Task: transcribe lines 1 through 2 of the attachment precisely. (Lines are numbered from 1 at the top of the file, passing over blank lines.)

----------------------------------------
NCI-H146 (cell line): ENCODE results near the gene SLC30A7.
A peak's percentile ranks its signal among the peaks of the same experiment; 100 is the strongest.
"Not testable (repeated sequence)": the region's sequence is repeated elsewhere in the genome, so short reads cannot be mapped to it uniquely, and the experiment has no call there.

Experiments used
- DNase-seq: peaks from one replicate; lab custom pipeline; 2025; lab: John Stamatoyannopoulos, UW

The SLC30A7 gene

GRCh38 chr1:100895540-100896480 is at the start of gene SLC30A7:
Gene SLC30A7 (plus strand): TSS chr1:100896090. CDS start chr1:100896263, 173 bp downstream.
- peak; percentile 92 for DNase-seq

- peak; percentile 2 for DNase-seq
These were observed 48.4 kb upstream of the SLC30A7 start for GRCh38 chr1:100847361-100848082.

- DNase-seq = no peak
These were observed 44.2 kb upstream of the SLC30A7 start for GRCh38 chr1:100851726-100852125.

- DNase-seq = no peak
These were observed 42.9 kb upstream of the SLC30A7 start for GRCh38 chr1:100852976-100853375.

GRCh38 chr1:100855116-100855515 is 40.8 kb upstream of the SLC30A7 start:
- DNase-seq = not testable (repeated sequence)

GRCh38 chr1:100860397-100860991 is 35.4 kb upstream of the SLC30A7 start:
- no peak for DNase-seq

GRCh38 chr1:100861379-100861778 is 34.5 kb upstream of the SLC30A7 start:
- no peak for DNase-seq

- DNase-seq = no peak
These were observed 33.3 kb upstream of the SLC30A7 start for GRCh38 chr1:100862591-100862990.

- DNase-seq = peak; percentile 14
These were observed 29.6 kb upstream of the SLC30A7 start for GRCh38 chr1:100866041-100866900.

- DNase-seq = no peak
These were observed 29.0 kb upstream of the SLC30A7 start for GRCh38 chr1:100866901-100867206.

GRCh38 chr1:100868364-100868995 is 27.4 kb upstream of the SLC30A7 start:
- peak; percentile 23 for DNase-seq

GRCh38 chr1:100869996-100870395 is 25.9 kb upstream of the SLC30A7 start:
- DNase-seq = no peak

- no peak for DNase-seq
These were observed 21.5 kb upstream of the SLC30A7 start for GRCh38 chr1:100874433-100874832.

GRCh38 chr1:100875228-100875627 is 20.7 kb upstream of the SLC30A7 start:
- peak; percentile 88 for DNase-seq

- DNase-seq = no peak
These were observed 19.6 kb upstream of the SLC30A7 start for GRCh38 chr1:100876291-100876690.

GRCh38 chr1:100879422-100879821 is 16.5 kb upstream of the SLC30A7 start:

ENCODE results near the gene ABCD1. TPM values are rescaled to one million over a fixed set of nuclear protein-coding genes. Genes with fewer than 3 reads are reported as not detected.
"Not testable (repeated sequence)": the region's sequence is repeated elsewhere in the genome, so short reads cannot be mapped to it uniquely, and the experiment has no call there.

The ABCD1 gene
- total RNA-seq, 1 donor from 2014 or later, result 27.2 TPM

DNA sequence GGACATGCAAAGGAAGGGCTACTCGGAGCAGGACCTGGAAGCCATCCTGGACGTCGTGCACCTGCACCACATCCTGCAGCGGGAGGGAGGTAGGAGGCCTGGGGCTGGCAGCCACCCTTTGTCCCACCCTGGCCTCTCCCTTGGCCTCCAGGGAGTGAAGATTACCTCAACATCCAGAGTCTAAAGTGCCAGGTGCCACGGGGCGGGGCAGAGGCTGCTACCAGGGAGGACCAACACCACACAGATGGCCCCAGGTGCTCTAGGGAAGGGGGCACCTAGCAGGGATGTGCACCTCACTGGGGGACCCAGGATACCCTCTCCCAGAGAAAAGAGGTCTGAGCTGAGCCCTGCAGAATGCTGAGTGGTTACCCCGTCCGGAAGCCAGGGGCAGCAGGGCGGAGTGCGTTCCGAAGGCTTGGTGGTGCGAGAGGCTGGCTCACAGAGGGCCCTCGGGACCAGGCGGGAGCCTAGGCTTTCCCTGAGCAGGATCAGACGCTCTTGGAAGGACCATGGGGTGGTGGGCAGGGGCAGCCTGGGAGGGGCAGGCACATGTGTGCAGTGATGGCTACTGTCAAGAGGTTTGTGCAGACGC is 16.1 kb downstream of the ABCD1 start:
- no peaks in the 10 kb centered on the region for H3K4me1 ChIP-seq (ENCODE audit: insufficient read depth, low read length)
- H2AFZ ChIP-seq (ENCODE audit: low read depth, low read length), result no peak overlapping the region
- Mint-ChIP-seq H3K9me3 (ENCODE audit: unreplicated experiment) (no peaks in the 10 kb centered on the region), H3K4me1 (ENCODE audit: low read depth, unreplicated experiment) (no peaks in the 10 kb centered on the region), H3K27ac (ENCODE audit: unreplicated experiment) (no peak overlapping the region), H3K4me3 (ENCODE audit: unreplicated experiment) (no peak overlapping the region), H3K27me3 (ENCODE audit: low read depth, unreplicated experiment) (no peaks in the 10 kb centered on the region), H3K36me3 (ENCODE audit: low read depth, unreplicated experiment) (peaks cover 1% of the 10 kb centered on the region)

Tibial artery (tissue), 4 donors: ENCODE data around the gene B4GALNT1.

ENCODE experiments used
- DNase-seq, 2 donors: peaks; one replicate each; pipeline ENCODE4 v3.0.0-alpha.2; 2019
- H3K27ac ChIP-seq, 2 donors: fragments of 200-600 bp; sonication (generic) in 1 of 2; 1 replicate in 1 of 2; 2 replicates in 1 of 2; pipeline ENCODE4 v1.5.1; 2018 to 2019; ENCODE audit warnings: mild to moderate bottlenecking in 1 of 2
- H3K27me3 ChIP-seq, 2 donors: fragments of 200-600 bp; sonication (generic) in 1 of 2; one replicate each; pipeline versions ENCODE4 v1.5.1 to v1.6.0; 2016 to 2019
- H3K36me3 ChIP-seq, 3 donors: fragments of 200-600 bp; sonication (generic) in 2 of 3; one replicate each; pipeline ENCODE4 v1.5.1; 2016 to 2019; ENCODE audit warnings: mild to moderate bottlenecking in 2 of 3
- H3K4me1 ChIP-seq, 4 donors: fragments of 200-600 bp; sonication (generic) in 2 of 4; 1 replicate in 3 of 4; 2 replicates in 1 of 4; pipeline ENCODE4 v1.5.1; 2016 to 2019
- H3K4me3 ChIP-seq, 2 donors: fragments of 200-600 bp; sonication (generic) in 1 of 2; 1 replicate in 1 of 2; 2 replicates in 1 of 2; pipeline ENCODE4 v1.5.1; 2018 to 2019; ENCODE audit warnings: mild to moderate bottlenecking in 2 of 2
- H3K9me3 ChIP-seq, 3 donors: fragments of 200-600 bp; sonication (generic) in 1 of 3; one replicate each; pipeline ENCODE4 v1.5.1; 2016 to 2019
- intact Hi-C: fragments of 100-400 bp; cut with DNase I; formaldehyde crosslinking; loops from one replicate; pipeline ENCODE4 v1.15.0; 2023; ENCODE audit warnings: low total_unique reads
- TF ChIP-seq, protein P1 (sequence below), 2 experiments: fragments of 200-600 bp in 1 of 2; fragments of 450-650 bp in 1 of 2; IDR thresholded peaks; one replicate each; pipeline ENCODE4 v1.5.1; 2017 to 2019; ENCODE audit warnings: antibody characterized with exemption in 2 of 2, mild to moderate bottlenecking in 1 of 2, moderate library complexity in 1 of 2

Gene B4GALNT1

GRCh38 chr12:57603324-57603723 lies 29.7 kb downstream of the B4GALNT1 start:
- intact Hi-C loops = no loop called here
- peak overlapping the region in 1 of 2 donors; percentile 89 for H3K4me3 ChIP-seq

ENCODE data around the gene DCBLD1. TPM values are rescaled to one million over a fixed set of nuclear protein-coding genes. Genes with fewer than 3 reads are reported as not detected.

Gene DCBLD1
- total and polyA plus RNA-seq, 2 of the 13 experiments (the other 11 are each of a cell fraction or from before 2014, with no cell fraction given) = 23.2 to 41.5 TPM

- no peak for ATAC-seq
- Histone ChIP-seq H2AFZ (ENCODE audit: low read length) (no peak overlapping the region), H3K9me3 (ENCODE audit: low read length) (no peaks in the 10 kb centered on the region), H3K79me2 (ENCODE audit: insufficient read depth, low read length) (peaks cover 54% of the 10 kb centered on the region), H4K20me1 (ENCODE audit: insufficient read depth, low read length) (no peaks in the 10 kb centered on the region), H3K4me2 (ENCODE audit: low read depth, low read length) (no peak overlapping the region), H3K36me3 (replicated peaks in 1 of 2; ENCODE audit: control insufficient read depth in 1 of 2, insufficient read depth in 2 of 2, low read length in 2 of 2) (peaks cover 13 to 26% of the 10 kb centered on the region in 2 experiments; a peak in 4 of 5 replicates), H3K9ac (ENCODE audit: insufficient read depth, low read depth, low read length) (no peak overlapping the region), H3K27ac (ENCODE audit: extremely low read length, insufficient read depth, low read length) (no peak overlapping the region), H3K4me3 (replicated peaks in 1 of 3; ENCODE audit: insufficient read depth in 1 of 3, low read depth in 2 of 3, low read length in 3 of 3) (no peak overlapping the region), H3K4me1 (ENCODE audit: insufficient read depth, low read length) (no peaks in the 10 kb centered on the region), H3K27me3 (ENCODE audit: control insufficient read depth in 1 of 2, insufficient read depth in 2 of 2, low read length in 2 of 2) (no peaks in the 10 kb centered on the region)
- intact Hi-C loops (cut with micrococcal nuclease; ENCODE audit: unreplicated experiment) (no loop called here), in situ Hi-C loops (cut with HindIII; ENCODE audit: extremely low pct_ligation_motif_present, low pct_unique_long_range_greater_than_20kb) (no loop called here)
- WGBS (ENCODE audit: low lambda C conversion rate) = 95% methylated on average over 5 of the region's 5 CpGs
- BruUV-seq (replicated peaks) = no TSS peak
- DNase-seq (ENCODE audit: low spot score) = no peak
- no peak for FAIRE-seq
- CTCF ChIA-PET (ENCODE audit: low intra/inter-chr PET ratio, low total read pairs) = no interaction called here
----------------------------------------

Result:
NCI-H146 (cell line): ENCODE results near the gene SLC30A7.
A peak's percentile ranks its signal among the peaks of the same experiment; 100 is the strongest.